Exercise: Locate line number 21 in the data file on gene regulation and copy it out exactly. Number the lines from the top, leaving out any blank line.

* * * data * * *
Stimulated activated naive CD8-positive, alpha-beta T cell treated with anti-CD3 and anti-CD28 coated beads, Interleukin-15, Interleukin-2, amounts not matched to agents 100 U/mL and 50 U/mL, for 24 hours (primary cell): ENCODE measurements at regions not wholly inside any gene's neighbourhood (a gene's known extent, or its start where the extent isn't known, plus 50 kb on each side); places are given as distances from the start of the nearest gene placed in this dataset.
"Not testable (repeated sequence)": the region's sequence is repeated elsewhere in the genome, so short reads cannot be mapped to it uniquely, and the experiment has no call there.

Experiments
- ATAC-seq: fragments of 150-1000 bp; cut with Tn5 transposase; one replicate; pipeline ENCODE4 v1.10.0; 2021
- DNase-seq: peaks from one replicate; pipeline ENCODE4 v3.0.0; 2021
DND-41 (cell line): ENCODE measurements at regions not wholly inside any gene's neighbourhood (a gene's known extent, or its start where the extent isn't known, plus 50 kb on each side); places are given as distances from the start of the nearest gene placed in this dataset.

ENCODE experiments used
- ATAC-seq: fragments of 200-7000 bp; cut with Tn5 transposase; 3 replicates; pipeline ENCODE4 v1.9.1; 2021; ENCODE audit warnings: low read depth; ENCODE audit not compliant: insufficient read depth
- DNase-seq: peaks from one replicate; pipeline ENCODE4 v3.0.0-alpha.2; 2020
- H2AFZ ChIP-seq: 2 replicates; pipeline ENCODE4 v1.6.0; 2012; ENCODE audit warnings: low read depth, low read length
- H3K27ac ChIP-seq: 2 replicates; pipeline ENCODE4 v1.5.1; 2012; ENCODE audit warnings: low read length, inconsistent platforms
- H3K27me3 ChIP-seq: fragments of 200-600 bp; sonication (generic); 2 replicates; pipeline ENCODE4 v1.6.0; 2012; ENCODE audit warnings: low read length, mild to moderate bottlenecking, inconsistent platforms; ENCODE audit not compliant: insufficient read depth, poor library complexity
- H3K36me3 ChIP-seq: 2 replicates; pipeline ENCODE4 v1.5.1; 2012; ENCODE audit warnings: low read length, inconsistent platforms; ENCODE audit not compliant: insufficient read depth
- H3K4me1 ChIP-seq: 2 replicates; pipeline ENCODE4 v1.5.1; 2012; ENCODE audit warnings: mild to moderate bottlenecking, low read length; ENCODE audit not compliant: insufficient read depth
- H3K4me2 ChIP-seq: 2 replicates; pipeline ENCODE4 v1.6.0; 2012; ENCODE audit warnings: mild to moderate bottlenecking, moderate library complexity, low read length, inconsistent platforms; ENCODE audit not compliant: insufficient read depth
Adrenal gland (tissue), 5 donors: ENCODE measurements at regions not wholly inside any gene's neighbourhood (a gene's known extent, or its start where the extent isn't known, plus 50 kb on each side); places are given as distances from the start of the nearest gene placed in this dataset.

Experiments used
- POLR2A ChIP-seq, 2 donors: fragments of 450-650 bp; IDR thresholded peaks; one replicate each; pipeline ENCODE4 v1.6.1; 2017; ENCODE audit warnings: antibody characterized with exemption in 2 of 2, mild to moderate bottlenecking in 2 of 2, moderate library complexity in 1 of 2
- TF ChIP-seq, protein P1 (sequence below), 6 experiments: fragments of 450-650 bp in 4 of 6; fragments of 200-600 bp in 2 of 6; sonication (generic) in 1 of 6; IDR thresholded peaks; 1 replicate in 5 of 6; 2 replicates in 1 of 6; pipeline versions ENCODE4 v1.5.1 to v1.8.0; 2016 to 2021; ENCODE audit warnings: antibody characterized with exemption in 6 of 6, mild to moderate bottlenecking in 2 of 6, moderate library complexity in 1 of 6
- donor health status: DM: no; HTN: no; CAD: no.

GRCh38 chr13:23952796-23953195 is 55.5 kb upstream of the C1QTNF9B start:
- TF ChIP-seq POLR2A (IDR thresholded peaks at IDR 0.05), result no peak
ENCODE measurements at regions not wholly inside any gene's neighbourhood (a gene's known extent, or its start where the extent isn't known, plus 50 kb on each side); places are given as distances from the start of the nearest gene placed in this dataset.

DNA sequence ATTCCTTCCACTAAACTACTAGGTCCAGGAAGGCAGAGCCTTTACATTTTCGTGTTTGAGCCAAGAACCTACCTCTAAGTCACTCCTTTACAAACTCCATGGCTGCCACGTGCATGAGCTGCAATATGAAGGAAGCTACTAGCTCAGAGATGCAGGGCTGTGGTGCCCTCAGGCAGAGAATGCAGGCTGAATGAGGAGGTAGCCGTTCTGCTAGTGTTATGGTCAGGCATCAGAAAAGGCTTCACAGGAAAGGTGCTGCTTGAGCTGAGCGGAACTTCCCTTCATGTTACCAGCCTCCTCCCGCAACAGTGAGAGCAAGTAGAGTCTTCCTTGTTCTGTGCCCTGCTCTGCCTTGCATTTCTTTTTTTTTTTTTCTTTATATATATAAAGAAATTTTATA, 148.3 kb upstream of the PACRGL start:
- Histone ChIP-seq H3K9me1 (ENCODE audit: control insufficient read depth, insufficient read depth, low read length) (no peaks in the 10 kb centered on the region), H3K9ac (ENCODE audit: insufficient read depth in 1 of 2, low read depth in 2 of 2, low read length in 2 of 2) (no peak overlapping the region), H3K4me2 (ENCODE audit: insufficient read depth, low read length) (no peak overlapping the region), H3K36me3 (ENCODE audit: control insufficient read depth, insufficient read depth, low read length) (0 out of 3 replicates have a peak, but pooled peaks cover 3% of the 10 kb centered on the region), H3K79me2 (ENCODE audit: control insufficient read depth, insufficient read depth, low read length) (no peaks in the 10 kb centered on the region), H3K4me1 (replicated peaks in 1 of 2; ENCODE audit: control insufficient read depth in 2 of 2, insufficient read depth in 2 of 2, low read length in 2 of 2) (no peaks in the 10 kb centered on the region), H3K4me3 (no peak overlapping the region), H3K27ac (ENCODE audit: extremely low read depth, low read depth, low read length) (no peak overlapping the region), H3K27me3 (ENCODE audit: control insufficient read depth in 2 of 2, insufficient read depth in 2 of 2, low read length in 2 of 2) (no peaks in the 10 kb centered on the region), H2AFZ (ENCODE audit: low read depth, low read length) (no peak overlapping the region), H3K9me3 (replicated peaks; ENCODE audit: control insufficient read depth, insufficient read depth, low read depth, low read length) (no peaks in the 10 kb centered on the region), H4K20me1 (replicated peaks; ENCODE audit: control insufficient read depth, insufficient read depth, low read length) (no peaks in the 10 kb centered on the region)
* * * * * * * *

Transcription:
GRCh38 chr13:23952796-23953195 is 55.5 kb upstream of the C1QTNF9B start: